Doctors, nurses and hospitals are imploring Congress to provide an additional $100 billion in relief to front-line healthcare workers to offset staffing and equipment expenses related to the COVID-19 pandemic -- problems that have only been exacerbated by the loss of revenue caused by cancelled elective procedures and outpatient services.
In a letter to Senate leaders last week, American Medical Association Executive Vice President and CEO Dr. James L. Madara said that coronavirus spikes in multiple states will likely add even more stress to an already taxed healthcare system.
WHAT'S THE IMPACT
The AMA, along with American Nurses Association and American Hospital Association, said the additional $100 billion is necessary to ensure that nurses, doctors, hospitals and health systems can continue to effectively respond to the pandemic.
To drive the point home, the groups noted that hospitals in hot spot locations that had resumed non-essential surgeries have once more halted them to ensure there's enough capacity for COVID -19 patients. That has added significant financial strain for these providers.
"For outpatient providers, there continues to be decreased demand for services, and those offices and facilities that are open are scheduling fewer patients due to social distancing precautions while incurring higher expenses for scarce personal protective equipment and other supplies," the letter states. "This is causing severe financial stress on physicians, nurses, hospitals and health systems."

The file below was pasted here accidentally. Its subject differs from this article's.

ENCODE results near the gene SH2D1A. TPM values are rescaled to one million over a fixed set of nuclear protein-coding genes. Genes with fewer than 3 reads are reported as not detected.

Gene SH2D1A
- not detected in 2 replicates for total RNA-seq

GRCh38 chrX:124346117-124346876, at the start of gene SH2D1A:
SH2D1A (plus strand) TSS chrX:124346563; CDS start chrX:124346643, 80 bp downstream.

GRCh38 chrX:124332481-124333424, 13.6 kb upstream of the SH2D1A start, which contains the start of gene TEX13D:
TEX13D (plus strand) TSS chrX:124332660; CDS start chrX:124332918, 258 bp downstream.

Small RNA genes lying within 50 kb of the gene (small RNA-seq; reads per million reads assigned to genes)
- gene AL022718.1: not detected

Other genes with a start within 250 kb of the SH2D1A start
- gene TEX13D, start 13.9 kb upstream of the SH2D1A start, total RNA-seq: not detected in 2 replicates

In addition to staffing and equipment expenses, hospitals are dealing with costs related to construction and the retrofitting of existing facilities, as well as establishing emergency operations centers and in some cases even providing housing for homeless patients who do not require hospitalization.
In another, separate letter sent to Senate leaders earlier this month, the three healthcare organizations urged Congress to include provisions to strengthen the federal response to the disproportionate effects felt by racial and ethnic minority and marginalized communities.
"Data from the COVID Data Tracking Project at The Atlantic indicates that Black people are dying at a rate nearly two times higher (24%) than their share of the population (13%), and that in 42 states, LatinX people make up a greater share of confirmed cases than their share of the population," the letter said. "Similar inequities are beginning to emerge in state-reported data for Native Americans and Asian Americans."
The groups called for improved data collection and testing, and addressing workforce needs and the social determinants of health.
THE LARGER TREND
At a press conference last week, the American Hospital Association called for more Coronavirus Aid, Relief, and Economic Security Act funding for the nation's hospitals, citing a projected $323 billion in losses industry-wide due to the ongoing COVID-19 pandemic.
Pulling from statistics compiled by Kaufman Hall, AHA President and CEO Rick Pollack said that due to factors such as staffing inadequacies, the cancellation of elective surgeries and shortages of personal protective equipment, U.S. hospitals are anticipating about $120 billion in losses from July to December alone.
Pollack added that the projections are likely conservative given the coronavirus surge that many areas of the country have been experiencing. Half of all hospitals may be operating in the red by the end of the year, he said.